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AP

The tech sector saw mixed results as key companies Alphabet (aka Google), Intel, Microsoft and Amazon all reported earnings on Thursday. While all topped profit estimates, Intel and Microsoft saw revenue come in short of some expectations, sending shares of those two companies lower.

  • Intel posted revenue that fell just short of estimates, with particular weakness in its data center business, per Reuters. Per-share earnings of 66 cents, excluding items, topped estimates by a penny but shares fell three percent in after-hours trading.
  • Microsoft's earnings topped estimates, but sales narrowly missed expectations, sending the stock lower in after-hours trading. It earned 73 percents per share, excluding items, above consensus expectations of 70 cents. Adjusted revenue was $23.56 billion, just shy of the $23.62 billion projected by analysts.
  • Amazon raked in $35.7 billion in sales this past quarter, beating analyst expectations and up 23% since the year-ago quarter, the company said on Thursday in its latest earnings report. It also touted its nine-month-old business in India, where product selection for its Prime membership service has grown 75% since launch.
  • Google's parent company Alphabet beat expectations with $24.75 billion in revenue, up 22% from the year-ago quarter. Google ad revenues increased by nearly 19%, despite the advertiser backlash against the company's biggest display ad driver, YouTube. Smart home tech company Nest, internet company Google Fiber and self-driving car company Waymo, also made revenue gains.

Go deeper

32 mins ago - Politics & Policy

Scoop: Biden plan expected to include at least $500B for climate

Photo: Stephanie Keith/Bloomberg via Getty Images

The White House is privately telling lawmakers the climate portion of President Biden's roughly $2 trillion social spending plan is "mostly settled" and will likely cost more than $500 billion, two sources familiar with the talks tell Axios.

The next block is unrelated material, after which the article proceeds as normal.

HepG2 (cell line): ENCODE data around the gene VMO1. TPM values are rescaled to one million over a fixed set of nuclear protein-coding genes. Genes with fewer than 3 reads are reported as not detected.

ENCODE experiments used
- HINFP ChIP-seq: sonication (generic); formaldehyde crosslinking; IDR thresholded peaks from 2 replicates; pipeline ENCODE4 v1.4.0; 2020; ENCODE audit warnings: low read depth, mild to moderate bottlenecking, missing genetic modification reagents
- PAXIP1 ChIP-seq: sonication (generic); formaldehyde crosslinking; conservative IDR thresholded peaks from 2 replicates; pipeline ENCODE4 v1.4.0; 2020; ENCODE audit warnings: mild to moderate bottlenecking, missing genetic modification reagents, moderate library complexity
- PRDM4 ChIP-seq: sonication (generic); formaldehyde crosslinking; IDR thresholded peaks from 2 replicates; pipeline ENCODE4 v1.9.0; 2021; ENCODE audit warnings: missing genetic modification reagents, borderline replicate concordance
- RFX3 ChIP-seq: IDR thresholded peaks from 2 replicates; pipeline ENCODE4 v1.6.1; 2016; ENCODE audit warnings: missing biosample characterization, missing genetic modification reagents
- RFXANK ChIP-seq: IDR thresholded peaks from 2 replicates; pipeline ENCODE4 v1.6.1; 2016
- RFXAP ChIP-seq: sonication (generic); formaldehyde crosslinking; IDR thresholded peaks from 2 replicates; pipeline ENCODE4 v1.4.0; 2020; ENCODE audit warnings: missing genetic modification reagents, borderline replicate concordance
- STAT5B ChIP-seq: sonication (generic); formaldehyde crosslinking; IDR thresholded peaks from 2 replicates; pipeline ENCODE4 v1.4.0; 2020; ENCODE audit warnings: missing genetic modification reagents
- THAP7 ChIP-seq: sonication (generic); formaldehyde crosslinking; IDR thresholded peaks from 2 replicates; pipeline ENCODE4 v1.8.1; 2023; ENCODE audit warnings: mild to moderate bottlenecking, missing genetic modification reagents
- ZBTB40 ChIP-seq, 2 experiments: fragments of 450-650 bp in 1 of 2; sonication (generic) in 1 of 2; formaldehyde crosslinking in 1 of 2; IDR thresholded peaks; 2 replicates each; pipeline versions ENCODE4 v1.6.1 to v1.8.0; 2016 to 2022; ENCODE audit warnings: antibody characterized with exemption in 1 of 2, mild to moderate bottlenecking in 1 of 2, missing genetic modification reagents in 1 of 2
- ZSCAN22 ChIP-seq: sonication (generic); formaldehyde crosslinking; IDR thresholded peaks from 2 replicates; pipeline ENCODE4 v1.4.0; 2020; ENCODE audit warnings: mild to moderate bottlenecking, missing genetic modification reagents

Why it matters: A pricetag of $500-555 billion is a huge number and, if it holds, would likely be the single biggest component of the sweeping package. It also isn't far off from the roughly $600 billion proposed when the bill was expected to cost $3.5 trillion.

39 mins ago - World

U.S. presses Gulf countries to help resolve Sudan coup crisis

Jake Sullivan briefs the press. Photo: Chip Somodevilla/Getty

The Biden administration has asked its partners in the Gulf and elsewhere to press the Sudanese generals who carried out a coup on Monday to release captives including Prime Minister Abdallah Hamdok and to reinstate the civilian government, White House National Security Adviser Jake Sullivan said in a press briefing on Tuesday.

Why it matters: The U.S. has limited influence over coup leader Gen. Abdul Fattah al-Burhan and other military leaders, many of whom have close ties to Saudi Arabia and the United Arab Emirates.

Higher prices are the new norm, with no end in sight

Illustration: Aïda Amer/Axios

Companies are making money at record rates thanks in part to customers who are willing to pay higher prices.

Why it matters: In order to keeping that corporate profitability streak going, shoppers should expect sticker prices to stay high or become more expensive well into 2022. Fewer promotions and shallower discounts will also become the norm as inventory levels remain low.